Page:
Meat! But make it sexy: The Women-Nature Association

The readings on Carol Adams this week gave a more focused look at the sexualization of food and eating in our country, and how the advertising industry frames it. The appearance of women is in so many advertisements that offer food in a way that entices men and sexualizes how we interpret and consume it. Adams mentioned a phrase introduced to her that perfectly describes this phenomenon: anthropornography. She explains it as referring to “the depiction of non-human animals as whores” (Kemmerer 2006), usually “presented as sexually consumable, in a way that upholds the sexual exploitation of women” (Adams, 2009). Much of it shows animals with feminine qualities, or even just parts of women’s bodies, with the rest of their bodies either out of frame, or left out of the image entirely. These advertisements make eating – and it’s usually meat eating – sexy, and imply the promise of manliness and desirability if you eat this meat.

Steak on Offer

The first picture I’d like to analyze is this one below: It features a man standing outside a restaurant which, judging by his apron, he presumably owns or manages. He is proudly standing in front of a sandwich board that boats a ‘cheeky’ (pun somewhat intended) offer to his patrons and seems to be getting some amusement out of it. While selling steak, this establishment decided to put something of a saucy spin on the sale of their steak. The first part of the sign, ‘steak on offer’, implies something illicit and sexual, like one should half expect to find nude women on the counter when walking into the store. This is being offered up, with little to no work on the part of the patron. When combined with the first, the second part of the sign that offers to ‘tenderize your rump’, brings up visions of the aforementioned nude women with red behinds. The way the owner is standing by the sign, it almost looks as if he’s offering to tenderize these steaks for you! But as Adams explains it, these steaks are being offered up, so they want to be violated in this way.

We Deliver

In this image for what looks to be a burger joint, a woman is literally giving birth to a burger. All we see are a woman with her legs spread and a burger between them, which is being received by a doctor. Women are shown, in the picture, to be providing food and carnage to men and other people (as the doctor in the picture is a man, which is a whole other can of worms.) Women are seen as providers and for feeding us when we need it, so of course, it seems natural that a woman would be offering this. But we also can’t fail to to notice the sexual aspect of the woman offering something enticing between her legs. This again shows that minimal work is entailed for the consumer to get this product. Got the urge? We’ll bring it right to you! That’s it!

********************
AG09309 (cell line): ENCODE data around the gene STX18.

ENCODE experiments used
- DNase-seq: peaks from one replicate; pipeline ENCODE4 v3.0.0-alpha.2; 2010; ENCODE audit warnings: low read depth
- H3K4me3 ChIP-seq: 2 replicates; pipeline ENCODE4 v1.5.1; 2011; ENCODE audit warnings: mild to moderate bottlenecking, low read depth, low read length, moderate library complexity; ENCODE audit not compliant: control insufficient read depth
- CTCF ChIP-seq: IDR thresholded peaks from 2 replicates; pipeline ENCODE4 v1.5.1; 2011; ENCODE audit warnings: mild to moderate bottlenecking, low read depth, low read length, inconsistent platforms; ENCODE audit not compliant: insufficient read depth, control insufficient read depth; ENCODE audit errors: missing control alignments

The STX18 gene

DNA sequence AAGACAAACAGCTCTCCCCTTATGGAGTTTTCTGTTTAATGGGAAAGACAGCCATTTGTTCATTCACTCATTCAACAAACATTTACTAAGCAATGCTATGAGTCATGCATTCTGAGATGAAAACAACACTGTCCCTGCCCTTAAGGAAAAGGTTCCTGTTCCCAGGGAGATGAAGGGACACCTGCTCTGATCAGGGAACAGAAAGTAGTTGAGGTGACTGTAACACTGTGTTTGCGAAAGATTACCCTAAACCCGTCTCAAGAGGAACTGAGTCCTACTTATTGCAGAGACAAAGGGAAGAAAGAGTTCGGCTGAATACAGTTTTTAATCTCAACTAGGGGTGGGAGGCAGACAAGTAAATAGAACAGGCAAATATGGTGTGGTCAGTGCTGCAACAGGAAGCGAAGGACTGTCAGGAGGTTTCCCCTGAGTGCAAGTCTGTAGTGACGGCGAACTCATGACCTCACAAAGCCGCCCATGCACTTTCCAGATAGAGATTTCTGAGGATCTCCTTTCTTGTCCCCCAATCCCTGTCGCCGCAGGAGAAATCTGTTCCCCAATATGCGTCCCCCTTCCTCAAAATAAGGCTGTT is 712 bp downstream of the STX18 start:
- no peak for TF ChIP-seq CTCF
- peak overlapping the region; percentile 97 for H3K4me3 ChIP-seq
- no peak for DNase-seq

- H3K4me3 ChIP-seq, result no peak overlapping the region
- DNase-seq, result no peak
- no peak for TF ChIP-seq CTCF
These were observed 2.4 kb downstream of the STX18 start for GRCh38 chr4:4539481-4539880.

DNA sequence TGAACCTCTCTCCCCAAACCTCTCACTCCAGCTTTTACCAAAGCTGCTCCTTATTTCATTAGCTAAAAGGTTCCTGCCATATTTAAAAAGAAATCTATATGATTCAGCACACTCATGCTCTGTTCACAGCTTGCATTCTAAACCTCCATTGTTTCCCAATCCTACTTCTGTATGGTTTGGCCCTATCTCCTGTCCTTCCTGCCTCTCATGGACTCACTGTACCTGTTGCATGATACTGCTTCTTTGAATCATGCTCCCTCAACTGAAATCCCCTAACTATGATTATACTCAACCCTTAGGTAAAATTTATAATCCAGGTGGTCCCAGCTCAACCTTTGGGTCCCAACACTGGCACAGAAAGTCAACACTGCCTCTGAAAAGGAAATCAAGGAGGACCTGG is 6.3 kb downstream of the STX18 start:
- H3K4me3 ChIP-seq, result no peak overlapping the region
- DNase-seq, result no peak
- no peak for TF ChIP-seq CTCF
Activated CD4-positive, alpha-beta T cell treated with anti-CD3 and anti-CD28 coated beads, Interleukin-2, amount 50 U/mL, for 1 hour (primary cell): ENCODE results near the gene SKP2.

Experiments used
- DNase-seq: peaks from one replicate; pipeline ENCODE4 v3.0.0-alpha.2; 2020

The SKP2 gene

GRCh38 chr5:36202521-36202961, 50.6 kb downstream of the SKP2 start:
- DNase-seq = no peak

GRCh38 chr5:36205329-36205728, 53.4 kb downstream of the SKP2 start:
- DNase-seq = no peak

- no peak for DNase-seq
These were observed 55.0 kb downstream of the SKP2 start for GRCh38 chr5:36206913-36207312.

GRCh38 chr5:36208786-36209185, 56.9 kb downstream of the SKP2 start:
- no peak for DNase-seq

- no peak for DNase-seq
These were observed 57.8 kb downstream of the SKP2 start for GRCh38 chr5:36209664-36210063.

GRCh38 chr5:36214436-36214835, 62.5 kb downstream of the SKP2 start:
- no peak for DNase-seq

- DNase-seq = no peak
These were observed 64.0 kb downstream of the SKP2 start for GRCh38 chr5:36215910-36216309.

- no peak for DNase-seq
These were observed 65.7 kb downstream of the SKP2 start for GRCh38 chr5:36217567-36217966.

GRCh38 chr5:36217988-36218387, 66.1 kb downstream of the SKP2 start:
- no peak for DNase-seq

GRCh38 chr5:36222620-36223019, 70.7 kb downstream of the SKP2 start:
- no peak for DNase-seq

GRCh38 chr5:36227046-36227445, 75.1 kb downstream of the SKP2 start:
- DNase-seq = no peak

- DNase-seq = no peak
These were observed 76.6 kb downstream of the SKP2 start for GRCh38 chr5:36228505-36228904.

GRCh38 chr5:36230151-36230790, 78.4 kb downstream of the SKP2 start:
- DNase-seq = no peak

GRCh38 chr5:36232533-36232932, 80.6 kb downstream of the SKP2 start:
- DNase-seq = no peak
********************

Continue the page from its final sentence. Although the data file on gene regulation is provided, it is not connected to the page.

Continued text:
Eat Me

Another sandwich board offering something saucy! (Hey, another food reference!) Here we have the sexy, tempting legs of a woman, holding up a hamburger. The red high heels and the fishnet stockings signify something a little more overt than simply sexy; it crosses the line into slutty. In her interview with Annie Potts, Carol Adams talks about how these exact images come across in advertising. Female-resembling images are “hanging on the arms of men…chickens in high heels”, but these aren’t always full-bodied women (Adams, 2009). As evidenced in this photo, and some of the others I’ve mentioned, the female depicted character is acting complicit and seemingly “dead and yet she wants it. Wants what? Wants sex; wants to be sexually used; wants to be consumed” (Adams, 2009). What better way to express this than to have a large thought bubble hovering over the burger inviting patrons to “eat me”? The double entendre is seductive enough to get the attention of men who are meat eaters to take notice, and be more intrigued to go inside and order this burger.


Peppa Pig

This final example is a bit more crude than the others, and it is obviously intended as a joke, but can come across in bad taste. Here we see a package of raw pork, chopped up and wrapped, ready to be purchased by the consumer. The sticker that would normally have information about the meat if it were at a grocery store, instead shows a picture and the name of the beloved children’s cartoon character, Peppa Pig; underneath that, the words: jigsaw puzzle. It implied this is a fun game for humans to reassemble our prey before we eat it. Adding a face to the name gives it an extra edge of dark humor that many will find humorous. Again, this picture doesn’t depict anything that is real and out in the world, but it does speak to the way we view and treat animals. It is so commonplace that we oppress and kill these animals that we use the act as a basis for humor and to make light of the topic.

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